Three days later the senior guide accompanying us from the national CITS office, Mr. Yu, who seldom dealt with us directly, asked for a private meeting with the head of our delegation, Ward Morehouse of the N.Y. State Department of Education. (Our group had been required at the start of the trip to designate a leadership structure so that we could fulfill the protocol requirements of our visit.) “Since it has to do with Nathan, he should leave,” Mr. Yu told Ward. Ward resisted but eventually agreed, stipulating however that he would share with me whatever was discussed. Coming out of the meeting he told me that only thirty shots had come out when my film was developed, all of them scenes of our walk in the hills. The six shots of the wall posters were missing.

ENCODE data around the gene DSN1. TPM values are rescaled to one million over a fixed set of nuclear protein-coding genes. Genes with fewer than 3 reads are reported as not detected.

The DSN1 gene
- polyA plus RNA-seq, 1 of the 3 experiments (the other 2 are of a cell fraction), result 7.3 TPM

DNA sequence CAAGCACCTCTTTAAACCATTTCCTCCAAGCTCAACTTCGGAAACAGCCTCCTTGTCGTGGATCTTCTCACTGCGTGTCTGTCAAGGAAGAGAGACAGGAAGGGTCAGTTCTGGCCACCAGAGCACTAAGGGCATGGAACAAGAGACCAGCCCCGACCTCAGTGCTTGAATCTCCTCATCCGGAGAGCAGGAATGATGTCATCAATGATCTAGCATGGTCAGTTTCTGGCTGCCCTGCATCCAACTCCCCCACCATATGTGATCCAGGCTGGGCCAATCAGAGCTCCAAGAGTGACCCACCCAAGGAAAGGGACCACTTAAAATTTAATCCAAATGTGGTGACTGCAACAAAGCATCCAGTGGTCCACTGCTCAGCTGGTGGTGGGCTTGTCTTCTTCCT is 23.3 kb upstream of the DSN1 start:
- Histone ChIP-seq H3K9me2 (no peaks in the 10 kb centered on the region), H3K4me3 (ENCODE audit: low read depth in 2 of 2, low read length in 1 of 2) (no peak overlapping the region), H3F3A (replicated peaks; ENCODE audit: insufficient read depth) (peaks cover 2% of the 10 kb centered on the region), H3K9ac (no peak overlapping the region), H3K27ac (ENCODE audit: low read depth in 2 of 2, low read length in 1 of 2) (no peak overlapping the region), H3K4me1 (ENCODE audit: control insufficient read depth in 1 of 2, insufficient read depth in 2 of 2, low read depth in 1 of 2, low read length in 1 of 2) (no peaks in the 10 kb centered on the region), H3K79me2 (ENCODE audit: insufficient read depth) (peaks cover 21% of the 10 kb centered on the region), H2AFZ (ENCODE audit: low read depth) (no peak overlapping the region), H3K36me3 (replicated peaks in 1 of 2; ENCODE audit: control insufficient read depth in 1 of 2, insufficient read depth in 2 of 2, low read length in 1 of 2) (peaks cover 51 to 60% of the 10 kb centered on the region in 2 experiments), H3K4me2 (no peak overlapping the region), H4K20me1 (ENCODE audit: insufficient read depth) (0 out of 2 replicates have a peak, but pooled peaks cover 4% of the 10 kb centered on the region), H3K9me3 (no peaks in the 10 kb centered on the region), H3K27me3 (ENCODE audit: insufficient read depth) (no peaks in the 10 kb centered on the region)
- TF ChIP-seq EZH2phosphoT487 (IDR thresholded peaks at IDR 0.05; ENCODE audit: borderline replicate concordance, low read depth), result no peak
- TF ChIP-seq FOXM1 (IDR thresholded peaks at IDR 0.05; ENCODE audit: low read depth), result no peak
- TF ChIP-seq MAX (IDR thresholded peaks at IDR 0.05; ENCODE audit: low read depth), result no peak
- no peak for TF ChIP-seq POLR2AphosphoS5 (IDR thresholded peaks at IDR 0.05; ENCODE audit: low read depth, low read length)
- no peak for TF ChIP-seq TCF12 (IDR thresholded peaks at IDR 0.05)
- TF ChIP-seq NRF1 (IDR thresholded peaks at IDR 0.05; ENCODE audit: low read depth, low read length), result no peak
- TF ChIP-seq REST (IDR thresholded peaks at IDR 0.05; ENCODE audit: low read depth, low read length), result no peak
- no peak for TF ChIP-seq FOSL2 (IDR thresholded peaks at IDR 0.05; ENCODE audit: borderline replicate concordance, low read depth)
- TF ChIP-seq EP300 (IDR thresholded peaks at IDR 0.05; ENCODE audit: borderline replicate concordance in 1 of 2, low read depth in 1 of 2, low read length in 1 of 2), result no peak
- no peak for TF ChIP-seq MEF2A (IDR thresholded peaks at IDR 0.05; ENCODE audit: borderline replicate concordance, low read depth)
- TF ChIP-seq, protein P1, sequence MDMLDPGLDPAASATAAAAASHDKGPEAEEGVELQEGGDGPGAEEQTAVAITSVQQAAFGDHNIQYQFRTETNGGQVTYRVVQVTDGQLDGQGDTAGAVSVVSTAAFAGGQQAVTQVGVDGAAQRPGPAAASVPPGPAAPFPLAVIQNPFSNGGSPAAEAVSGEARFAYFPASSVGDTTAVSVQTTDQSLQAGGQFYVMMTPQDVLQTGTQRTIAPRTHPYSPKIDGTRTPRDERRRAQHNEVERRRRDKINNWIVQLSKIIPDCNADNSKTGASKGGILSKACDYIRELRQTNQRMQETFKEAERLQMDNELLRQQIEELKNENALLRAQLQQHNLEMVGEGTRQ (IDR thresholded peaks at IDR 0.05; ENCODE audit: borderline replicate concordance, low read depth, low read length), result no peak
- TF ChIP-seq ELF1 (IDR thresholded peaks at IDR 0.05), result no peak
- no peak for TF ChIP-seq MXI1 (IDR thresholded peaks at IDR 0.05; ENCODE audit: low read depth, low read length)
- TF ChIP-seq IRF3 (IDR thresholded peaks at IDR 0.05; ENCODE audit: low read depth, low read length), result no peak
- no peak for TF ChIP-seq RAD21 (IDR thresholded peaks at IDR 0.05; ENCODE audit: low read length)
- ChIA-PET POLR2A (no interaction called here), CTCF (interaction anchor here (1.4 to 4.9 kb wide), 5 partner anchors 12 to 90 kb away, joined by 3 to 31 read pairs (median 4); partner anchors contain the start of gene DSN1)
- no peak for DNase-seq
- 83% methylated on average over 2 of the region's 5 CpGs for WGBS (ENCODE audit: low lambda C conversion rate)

Next I was called in to speak directly with the number two national guide, Mr. Huang:
He accuses me of cheating them. He says I must think the Chinese are not bright enough to know the difference between the beginning and the end of a roll of film. He rejects my offer that he can develop all of my film. He only wants the “right” roll. He and Mr. Yu are very angry, especially Mr. Huang, who keeps waving the developed roll and pacing. He explicitly accuses me of trying to get away with handing over a wrong roll, of hiding the “correct” roll, which they accuse me of knowing how to find among my films. Everyone [else in my group] comes up from waiting for the bus. Mr. Huang tells the whole story to them in agitation. Refusing the offer of all rolls, he stalks from the room.